To his more than 4,500 Twitter followers, Chris Grosse might be known best for his role as Penn State’s assistant athletics director for marketing, as he uses the sharing some insights about his career.
But despite working for one of the most prominent institutions, he also uses the social media platform to talk about other topics – as well as frequently poll his followers random innocuous questions. Recently those have ranged from “You’ve got ONE song to pump up your team’s fan base. What team is it and what song do you play?” to, “Who is the most famous athlete from your hometown? (Other than yourself, of course).”
“On my personal Twitter account, I’m more interactive and showcase a little bit of what I’m doing at my work and a little bit of what interests me,” Grosse said. “I’m also engaging with people in our sports industry, networking, and just trying to create conversations.”
While not necessarily huge conversation drivers – as many as 60 people have responded to some of them – Grosse enjoyed engaging with those that participated, especially when the question went further out into the Twittersphere.
But on June 21, Grosse was stuck like most young parents in a familiar position: waiting for his kids to fall asleep. Grosse said that they do not like it when he and his wife leave the room before they fall asleep, so he spent most of the night on the floor, hoping that they would go to bed.
During this agonizing, but typical, ritual, Grosse thought of a random question: “What is your favorite sports-related, unintentional photobomb picture of yourself?” Curious to see what others would say, the father of two asked his Twitter followers at 8:11 p.m. to name their favorite accidental photobomb. His own personal moment saw him lurking behind Georgetown Hoyas men’s basketball head coach Patrick Ewing in his first season with the team in 2017.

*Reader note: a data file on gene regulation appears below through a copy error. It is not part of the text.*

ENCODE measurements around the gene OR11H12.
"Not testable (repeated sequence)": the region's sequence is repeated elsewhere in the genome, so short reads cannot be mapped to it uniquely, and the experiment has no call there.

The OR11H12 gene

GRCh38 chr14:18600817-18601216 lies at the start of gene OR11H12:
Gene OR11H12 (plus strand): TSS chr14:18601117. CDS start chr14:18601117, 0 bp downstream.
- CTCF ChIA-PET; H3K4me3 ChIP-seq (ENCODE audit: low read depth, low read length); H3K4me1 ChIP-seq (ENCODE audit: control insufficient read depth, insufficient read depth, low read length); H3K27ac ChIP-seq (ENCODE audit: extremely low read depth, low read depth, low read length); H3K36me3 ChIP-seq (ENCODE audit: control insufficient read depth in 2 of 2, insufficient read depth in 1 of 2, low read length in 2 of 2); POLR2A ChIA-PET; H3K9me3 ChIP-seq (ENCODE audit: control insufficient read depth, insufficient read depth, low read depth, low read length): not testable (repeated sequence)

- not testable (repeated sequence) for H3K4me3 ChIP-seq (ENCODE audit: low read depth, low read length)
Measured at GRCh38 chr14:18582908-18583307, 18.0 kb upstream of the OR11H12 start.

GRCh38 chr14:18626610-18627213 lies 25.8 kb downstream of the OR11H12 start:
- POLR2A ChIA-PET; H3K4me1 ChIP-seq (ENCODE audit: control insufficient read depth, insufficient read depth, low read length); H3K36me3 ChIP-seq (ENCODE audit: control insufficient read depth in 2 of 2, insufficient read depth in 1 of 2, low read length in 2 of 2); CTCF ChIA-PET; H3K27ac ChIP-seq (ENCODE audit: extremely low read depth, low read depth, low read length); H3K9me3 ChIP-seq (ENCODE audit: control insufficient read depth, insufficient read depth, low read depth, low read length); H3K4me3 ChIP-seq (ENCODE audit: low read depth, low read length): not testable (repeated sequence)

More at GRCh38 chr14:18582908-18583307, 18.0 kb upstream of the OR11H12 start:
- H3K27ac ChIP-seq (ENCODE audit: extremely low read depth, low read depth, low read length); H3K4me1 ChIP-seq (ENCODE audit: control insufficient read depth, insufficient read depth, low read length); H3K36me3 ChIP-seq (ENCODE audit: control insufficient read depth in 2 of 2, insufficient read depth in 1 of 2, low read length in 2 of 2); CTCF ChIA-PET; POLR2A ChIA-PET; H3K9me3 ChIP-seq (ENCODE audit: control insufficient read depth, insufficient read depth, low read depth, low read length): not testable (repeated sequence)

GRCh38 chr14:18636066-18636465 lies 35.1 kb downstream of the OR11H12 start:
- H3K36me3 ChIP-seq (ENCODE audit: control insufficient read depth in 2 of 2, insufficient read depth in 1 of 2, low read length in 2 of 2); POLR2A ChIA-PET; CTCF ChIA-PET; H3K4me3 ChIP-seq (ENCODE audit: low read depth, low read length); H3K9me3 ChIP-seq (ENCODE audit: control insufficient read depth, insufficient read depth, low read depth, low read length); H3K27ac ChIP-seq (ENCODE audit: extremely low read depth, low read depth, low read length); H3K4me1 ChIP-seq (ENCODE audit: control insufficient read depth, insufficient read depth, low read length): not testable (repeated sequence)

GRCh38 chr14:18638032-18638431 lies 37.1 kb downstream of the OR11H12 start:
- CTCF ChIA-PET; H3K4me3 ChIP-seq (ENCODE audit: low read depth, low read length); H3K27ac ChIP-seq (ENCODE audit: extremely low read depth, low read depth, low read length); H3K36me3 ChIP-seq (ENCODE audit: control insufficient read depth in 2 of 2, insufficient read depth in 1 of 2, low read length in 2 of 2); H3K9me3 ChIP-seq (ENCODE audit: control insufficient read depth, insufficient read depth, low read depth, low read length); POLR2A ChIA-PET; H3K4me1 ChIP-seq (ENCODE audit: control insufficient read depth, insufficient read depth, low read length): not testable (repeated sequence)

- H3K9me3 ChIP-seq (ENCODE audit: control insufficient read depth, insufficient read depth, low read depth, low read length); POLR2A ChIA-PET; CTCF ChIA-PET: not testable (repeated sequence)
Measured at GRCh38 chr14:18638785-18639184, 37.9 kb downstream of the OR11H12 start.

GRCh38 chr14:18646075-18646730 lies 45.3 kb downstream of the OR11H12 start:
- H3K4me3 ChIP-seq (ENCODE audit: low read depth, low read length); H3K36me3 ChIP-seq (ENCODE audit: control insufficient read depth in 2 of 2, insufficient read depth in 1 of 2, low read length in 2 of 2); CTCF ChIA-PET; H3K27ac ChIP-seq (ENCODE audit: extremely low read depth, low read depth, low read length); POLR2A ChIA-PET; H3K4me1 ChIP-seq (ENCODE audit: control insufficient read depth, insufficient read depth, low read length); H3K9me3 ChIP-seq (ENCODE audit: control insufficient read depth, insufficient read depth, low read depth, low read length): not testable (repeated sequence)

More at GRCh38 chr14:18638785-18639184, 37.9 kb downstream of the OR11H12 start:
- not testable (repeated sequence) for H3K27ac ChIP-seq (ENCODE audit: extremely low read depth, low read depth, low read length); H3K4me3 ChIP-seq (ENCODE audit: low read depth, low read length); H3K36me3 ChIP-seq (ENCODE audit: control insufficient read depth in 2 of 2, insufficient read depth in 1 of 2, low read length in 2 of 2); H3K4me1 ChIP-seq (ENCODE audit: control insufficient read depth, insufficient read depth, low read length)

Grosse had little sense of what would happen next.
“I sent it out Sunday night and really… it was just nonstop,” he said. “My phone was exploding with notifications, and it was really cool to see everybody’s reaction to it.”
As of four days since that tweet, Grosse has seen his question spread throughout the sports world, generating more than 4,100 retweets and 1,800 likes.
Engagement with it also came from nearly every facet of sports. While Oklahoma City Thunder head coach Billy Donovan stood arms crossed during a game, NBA writer Royce Young could be seen in the background Facetiming his baby. NFL reporter Adam Schefter retweeted a photo of him behind Ben Roethlisberger following the Pittsburgh Steelers’ Super Bowl XLIII win over the Arizona Cardinals. Former New York Jets center Nick Mangold posted a photo of him behind then-teammate Willie Colon during a locker-room interview. Sports personalities and reporters ranging from Matthew Barry to Ian Rapoport tweeted pictures of them photobombing notable hip-hop artists like Jay Z and Meek Mill.
Grosse’s initial tweet calling for photobomb posts has drawn upwards of 1.5 million impressions, more than 611,000 engagements, and an engagement rate of 40.4%. The Ewing tweet has exceeded 416,540 impressions and 172,130 impressions, good for an overall engagement of 41.3%.
“With this one, I guess it got in front of the right people,” Grosse said. “They happened to have some really good photobombs, and it kind of took off.”
With other notable sports figures like journalist J.A. Adande and former two-time Super Bowl champion Chris Long joining in on Grosse’s viral question, Grosse wonders what the overall impact of his one tweet had on Twitter.
Whatever engagement it saw, Grosse is just happy that it gave those working in sports something to enjoy during these challenging times.
“It just gives people a chance to laugh and to take their mind off of the fact that we don’t have sports the way that we’re used to right now,” he said. “It gives people a chance to relive some good memories and share those memories with everybody, and it’s been cool to watch how it’s grown and taken off.”